“Great Encounters” are book excerpts that chronicle famous encounters among twentieth-century cultural icons. This edition tells the story of the evening in c. 1930 that Louis Armstrong taught Buck Clayton how to perform a trumpet technique known as the “gliss”
The legendary pianist Erroll Garner’s most famous composition, “Misty,” was written as an instrumental in 1954 for his 1955 album Contrasts. Lyrics were added in 1959 by Johnny Burke and it became the signature song of Johnny Mathis, and was subsequently recorded by Sinatra, Sarah Vaughan, Etta James, and countless others. Garner’s version was inducted into the Grammy Hall of Fame in 1991.
In this excerpt from an interview with the drummer Art Taylor, Garner describes how he wrote “Misty:”
In this entertaining short excerpt from Arnold Shaw’s 1971 homage to the jazz clubs of New York, 52nd Street: The Street that Never Slept, Ralph Watkins, owner of legendary New York City clubs like Kelly’s Stable, the Royal Roost (the famed chicken restaurant nicknamed the “Metropolitan Bopera House” due to it being near the Metropolitan Opera House) and Bop City, remembers the blind pianist Art Tatum:
“The 52nd St. performer that stands out in my mind is Art Tatum, above everyone else. Not only his musicianship but the fire in him. He had a way when he was annoyed. When people were talking during his playing, he’d stand up, bang the piano shut, stare in their direction, and tell them off: ‘Quiet, you
I came across a classic August, 1956 piece in Down Beat, “A Tribute to Brownie,” in which none other than Quincy Jones pays homage to the recently deceased Clifford Brown, and expresses a critical eye on the business of jazz – and his fellow performers – at the time…Here is the prominent and most entertaining section of the piece:
Here was the perfect amalgamation of natural creative ability, and the proper amount of technical training, enabling him to contribute precious moments of musical and emotional expression. This inventiveness placed him in a class far beyond that of most of his poll-winning contemporaries. Clifford’s self-assuredness in his playing reflected the mind and soul of a blossoming young artist who would have rightfully taken his place next to […] Continue reading »
Fats Domino is remembered as a rock and roll legend, and idolized by many musicians of his era, including Elvis Presley, who, according Peter Guaralnick, author of Careless Love: The Unmaking of Elvis Presley, referred to Fats as “The King of Rock and Roll.”
In 2006, Jerry Jazz Musician contributor Adrienne Wartts interviewed Domino’s biographer Rick Coleman…You can read it by
Dizzy Gillespie — born 100 years ago today — recalls his childhood in this excerpt from his 1979 autobiography, To BE, or not…to BOP
The pictures show me as a very beautiful boy, but I was the last of nine children and my arrival probably didn’t excite anybody. So many people had been born at our house before. I don’t think Mama felt too blessed about having nine children, unless “blessed” means “wounded” like it does in French. She probably figured someone had put the bad mouth on us.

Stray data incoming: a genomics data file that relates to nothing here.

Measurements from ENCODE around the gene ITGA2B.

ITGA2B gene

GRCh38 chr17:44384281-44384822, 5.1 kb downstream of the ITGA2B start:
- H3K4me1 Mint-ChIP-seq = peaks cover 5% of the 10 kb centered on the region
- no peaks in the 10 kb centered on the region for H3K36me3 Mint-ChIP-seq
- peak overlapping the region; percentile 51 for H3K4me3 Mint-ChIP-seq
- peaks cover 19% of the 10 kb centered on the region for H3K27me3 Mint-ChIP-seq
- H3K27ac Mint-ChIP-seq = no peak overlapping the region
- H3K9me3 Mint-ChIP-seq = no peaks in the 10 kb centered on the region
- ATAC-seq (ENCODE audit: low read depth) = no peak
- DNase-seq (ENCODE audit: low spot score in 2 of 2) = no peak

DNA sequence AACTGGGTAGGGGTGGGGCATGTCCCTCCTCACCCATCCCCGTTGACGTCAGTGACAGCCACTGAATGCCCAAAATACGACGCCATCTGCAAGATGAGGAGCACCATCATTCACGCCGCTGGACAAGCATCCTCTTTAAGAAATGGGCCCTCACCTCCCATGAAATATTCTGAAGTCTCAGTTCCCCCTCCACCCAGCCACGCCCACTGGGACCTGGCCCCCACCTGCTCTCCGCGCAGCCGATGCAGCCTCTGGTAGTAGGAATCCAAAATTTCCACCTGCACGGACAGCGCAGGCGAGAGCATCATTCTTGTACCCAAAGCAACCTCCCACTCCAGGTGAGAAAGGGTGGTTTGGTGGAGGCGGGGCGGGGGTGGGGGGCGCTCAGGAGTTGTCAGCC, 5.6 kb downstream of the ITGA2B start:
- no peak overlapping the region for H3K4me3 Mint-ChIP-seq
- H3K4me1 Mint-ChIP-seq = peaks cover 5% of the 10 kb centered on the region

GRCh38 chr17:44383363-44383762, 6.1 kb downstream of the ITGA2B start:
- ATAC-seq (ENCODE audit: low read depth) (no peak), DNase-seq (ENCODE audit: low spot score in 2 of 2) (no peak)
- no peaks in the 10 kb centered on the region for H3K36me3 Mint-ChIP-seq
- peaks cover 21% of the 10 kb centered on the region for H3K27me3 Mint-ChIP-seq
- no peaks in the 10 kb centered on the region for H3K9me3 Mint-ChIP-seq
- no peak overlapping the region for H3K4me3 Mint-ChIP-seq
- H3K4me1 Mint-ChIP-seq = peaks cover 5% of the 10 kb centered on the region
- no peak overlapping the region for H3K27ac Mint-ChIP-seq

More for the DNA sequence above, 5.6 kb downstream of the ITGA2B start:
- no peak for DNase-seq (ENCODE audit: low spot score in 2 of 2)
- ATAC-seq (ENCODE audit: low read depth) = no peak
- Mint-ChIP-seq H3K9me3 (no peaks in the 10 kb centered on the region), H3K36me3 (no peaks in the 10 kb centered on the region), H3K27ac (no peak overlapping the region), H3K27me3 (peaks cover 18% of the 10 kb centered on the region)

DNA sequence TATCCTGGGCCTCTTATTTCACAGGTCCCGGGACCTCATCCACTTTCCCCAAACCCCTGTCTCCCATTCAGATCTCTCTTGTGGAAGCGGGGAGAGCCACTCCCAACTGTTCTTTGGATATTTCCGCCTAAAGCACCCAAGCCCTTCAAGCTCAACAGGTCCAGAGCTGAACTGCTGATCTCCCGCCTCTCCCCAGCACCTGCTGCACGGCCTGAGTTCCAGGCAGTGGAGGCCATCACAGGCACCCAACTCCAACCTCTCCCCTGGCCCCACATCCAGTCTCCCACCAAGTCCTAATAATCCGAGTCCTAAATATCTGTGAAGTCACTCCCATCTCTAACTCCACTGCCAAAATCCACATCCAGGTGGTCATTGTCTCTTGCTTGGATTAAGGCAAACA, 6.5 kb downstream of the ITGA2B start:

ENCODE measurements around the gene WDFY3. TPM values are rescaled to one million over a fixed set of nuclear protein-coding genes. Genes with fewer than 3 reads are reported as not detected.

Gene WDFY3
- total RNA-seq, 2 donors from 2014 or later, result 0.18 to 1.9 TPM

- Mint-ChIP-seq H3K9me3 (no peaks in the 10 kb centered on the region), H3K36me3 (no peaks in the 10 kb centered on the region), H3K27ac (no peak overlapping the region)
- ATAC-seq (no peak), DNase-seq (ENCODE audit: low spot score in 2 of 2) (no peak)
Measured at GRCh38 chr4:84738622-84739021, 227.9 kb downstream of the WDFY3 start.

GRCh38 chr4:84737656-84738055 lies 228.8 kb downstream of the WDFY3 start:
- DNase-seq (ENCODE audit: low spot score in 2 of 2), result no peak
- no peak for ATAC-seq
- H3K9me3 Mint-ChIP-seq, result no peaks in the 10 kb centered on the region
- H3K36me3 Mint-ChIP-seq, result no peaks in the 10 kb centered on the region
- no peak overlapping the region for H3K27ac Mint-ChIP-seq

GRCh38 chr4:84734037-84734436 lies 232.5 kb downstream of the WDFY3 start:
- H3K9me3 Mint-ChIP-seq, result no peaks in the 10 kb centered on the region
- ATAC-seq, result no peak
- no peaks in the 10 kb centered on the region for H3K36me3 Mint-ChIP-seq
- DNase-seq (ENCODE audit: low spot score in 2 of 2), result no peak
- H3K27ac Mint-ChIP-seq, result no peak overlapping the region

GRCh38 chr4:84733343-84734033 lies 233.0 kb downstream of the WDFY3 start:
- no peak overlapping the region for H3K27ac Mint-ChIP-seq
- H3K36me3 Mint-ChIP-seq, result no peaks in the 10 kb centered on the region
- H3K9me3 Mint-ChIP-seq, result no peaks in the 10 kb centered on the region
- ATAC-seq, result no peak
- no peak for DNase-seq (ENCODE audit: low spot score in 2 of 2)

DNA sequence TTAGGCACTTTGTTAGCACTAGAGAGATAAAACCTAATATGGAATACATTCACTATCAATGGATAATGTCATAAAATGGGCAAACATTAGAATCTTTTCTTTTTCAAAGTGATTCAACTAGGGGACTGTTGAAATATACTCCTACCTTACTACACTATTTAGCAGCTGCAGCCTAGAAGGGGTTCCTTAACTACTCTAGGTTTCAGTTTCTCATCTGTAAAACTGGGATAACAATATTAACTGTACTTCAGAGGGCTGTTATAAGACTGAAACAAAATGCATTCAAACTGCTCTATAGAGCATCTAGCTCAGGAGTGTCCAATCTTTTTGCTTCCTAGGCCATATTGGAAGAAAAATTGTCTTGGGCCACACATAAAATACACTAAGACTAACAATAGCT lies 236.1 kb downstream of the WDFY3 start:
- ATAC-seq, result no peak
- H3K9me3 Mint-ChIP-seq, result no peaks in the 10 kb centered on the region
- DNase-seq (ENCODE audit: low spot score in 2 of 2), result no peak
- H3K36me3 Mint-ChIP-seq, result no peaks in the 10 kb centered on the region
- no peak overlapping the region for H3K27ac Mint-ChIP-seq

Every Sunday morning, Papa would whip us. That’s mainly how I remember him. He was unusually mean; and hated to see or hear about his
In the fall of 1944, shortly following his medical discharge from the Navy, Artie Shaw formed a 17 piece band (without strings) that featured Barney Kessel on guitar, Dodo Marmarosa on piano, Ray Coniff on trombone, and the brilliant trumpeter Roy Eldridge, famous for his work with Gene Krupa’s band in the early 1940’s. The band, according to noted critic Leonard Feather, was “quite impressive” and exhibited “a refreshing lack of bad taste and bombast.”
This era of Shaw’s band resulted in several excellent recordings, among them
“Great Encounters” are book excerpts that chronicle famous encounters among twentieth-century cultural icons. This edition tells the story of the evening of the 1963 Grammy Awards, when Woody Herman met Bill Evans. […] Continue reading »
We have stood over record bins, thumbing through his records, moved by his breathtaking originality and creativity.
We have made friends over his music, made love to it, cruised in the car to it, introduced our children to it, and defended it against those who don’t quite comprehend his genius.
We love the emotions his music brings out in us – joy, tears, humor, inspiration.
We continue to sit up when we hear “Straight, No Chaser,” marvel at the brilliance of
I’ve been on a Bill Evans kick of late. Call me “crazy” but I just find his music an island of hope and reason in a world fraught with daily “craziness.” And, it is wonderfully low-tech in today’s frantic environment that requires seemingly constant and needless stimulation, created by bots and provocateurs. His music is so…human.
Simultaneous to my kick on Evans is my renewed interest in the writings of the late jazz critic Gene Lees, whose award-winning career included that of biographer, songwriter/lyricist, and editor of Down Beat. His 1988 collection of essays on jazz – Meet Me at Jim and Andy’s – is loaded with remarkable insight laced with knowledge, charm, and appropriate sentimentality (his piece on Woody Herman, for whom Lees gave the full biography treatment in 1995, is noteworthy in that regard). A standout piece worth reading is the tragic story of the trombonist Frank Rosolino, who suffered greatly from depression and whose desperation was so intense that he ultimately shot his two sons before killing himself.
In Lees’ essay “The Poet: Bill Evans,” he writes of his discovery of the great pianist in 1959, as editor of Down Beat, when he noticed, “among a stack of records awaiting assignment for review a gold-covered Riverside album titled Everybody Digs Bill Evans…I took the album home and, sometime after dinner, probably about nine o’clock, put it on the phonograph. At 4 a.m. I was still listening, though by now I